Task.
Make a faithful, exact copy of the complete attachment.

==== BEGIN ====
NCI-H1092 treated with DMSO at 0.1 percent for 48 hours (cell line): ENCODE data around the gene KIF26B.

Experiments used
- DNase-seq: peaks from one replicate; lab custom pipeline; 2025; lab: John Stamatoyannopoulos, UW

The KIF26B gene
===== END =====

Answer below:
NCI-H1092 treated with DMSO at 0.1 percent for 48 hours (cell line): ENCODE data around the gene KIF26B.

Experiments used
- DNase-seq: peaks from one replicate; lab custom pipeline; 2025; lab: John Stamatoyannopoulos, UW

The KIF26B gene